In the words of the Dalia Lama XIV, “Peace does not mean an absence of conflicts; differences will always be there. Peace means solving these differences through peaceful means; through dialogue, education, knowledge and through humane ways.”
With the holiday season upon us and thoughts of new beginnings at year’s end, my hope is that our families and friends find peace among their differences. 2018 has been a year where differences seem amplified to the point that civility and peaceful means are in short supply. In homes across the country, children follow the lead of their parents and act out rather than how they are told to act. Our nation’s leaders act out in schoolyard ways as well and many people then feel it is acceptable to follow this lead.
But we can do better—all of us.
Many know the amazing story that took place more than 100 years ago in 1941, when thousands of British, Belgian and French soldiers set down their rifles, stepped out of their trenches and spent Christmas mingling with their German enemies along the Western front.
According to Pvt. Albert Moren, of the Second Queens Regiment, who was present at to this extraordinary event, “First the Germans would sing one of their carols and then we would sing one of ours, until when we started up ‘O Come, All Ye Faithful’ the Germans immediately joined in singing the same hymn to the Latin words Adeste Fideles. And I thought, well, this is really a most extraordinary thing—two nations both singing the same carol in the middle of a war.” Even in the midst of the “War to End All Wars,” peace prevailed—if only for a few days. Most importantly, this historic event showed that sworn enemies—even men who had been trying to kill one another just a day before—identified their adversaries as worthy of human dignity.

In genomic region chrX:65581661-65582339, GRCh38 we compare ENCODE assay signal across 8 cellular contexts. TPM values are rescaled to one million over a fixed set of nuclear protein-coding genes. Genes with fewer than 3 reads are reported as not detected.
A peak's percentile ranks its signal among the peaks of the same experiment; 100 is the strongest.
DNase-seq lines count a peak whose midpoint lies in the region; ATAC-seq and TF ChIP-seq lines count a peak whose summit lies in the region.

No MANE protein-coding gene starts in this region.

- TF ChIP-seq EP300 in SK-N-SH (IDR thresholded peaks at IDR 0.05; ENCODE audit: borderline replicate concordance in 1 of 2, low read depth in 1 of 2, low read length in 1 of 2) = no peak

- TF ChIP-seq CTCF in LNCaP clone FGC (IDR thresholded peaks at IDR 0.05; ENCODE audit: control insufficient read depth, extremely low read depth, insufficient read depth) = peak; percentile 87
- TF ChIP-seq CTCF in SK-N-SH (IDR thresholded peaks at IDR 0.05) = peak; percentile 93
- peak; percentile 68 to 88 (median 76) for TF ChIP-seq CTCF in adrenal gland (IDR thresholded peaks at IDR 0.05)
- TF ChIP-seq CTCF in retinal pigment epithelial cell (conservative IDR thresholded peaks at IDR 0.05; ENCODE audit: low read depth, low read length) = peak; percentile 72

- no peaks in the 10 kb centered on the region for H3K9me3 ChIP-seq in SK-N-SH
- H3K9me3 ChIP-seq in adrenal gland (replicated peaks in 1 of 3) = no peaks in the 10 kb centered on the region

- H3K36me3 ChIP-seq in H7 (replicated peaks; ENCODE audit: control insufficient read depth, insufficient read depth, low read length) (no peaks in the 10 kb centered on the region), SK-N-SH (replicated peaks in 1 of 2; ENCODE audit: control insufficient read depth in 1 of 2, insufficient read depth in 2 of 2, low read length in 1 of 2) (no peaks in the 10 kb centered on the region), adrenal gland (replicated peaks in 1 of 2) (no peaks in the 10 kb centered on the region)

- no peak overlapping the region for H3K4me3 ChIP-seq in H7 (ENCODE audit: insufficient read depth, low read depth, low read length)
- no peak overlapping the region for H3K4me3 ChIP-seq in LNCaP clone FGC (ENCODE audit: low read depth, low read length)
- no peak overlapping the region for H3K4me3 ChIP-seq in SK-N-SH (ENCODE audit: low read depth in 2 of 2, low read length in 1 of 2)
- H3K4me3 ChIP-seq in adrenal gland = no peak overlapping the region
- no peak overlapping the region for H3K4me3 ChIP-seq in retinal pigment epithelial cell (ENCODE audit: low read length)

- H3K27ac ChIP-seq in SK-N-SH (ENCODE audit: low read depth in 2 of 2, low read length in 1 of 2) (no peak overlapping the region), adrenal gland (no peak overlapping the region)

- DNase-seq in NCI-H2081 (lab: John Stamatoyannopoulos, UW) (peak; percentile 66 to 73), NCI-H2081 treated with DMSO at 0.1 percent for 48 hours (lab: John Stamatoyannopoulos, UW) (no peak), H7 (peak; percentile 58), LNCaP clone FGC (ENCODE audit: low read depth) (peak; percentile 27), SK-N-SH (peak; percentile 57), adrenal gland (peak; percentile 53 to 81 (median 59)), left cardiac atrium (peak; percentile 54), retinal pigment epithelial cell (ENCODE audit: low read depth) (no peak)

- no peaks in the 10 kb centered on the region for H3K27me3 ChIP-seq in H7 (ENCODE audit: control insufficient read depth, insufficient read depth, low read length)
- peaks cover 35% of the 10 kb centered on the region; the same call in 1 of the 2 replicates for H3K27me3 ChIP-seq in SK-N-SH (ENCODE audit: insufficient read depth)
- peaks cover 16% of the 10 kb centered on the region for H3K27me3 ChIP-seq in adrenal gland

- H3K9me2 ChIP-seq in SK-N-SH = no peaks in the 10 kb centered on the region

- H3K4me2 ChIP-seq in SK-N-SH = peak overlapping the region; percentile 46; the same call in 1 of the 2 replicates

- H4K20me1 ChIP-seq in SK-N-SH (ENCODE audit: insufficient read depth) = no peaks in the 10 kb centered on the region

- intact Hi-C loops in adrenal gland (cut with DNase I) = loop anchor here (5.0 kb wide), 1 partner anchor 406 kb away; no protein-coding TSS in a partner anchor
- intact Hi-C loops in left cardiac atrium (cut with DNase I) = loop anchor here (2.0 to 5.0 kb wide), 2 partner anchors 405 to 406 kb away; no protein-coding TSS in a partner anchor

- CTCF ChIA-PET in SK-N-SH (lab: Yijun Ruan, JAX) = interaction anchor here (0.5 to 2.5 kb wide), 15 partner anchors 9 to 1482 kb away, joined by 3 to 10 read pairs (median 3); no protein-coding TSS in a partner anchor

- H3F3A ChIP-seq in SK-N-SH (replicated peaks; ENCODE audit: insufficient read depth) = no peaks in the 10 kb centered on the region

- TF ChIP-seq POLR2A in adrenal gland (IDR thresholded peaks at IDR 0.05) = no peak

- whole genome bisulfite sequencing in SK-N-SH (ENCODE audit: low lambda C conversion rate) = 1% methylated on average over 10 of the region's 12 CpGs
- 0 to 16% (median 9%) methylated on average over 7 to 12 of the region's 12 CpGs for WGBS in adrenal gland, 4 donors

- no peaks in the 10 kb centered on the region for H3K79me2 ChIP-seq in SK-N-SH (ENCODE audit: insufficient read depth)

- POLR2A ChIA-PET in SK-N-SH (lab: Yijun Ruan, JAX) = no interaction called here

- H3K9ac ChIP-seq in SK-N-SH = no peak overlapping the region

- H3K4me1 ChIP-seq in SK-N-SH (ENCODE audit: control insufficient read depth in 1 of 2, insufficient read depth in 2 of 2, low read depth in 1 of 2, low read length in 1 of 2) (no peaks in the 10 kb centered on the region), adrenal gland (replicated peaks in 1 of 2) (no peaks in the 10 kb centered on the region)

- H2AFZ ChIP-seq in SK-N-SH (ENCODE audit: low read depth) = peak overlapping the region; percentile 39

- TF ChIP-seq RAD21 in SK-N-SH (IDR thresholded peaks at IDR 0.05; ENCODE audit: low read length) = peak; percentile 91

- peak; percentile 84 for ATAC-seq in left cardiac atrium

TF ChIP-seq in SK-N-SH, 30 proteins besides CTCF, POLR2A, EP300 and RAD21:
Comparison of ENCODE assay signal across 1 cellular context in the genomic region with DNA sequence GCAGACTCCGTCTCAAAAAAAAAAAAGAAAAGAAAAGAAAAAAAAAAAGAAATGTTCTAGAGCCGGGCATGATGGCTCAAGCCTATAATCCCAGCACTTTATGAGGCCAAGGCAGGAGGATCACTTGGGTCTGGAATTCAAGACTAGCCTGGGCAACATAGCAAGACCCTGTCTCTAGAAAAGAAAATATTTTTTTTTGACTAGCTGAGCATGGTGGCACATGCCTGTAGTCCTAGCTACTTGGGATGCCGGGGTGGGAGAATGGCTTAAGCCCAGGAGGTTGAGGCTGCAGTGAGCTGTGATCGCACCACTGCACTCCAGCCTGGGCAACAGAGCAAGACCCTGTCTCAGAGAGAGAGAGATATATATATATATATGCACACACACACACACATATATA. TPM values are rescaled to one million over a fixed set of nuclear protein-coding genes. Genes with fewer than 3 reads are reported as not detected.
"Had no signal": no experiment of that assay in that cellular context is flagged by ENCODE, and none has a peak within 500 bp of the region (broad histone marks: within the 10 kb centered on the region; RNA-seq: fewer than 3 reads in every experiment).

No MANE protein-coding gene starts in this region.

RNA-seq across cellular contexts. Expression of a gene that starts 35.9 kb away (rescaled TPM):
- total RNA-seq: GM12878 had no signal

The question we face today is whether we are ready to put down our weapons, be they cutting words or hostile actions, and recognize the common humanity in one another, regardless of the other person’s politics, race or religion. Our theme this month is on awakening—the true awakening that is happening as more and more of us are becoming aware that the adversarial ways we live are not sustainable. In the wake of such unease, there is a burgeoning movement of wise thinkers and followers who are calling for a new way. According to our feature article this month by Linda Sechrist, this trend actually began in the 19th century and got a bit of a boost from the Beatles. Just imagine!
Using the language that author Malcolm Gladwell offered in his book, The Tipping Point: How Little Things Can Make a Big Difference, there may be a new way of consciousness that is just on the horizon as it continues to catch fire. In Natural Awakenings magazines across the country and other similar sources that offer new ways of thinking and living are being sought and embraced. This wonderful mashup of science and philosophy, economics and spirituality may be leading a whole new movement to the brink of a new awakening. At least, that is the great hope.
My new year’s wish is we all find common ground and when agreeing to disagree that dialogue and peaceful means are how those disagreements are settled. There is a higher ground that we can take, and as we go there, let’s hold out a hand to others who need help in finding their way.
Happy holidays and New Years to all.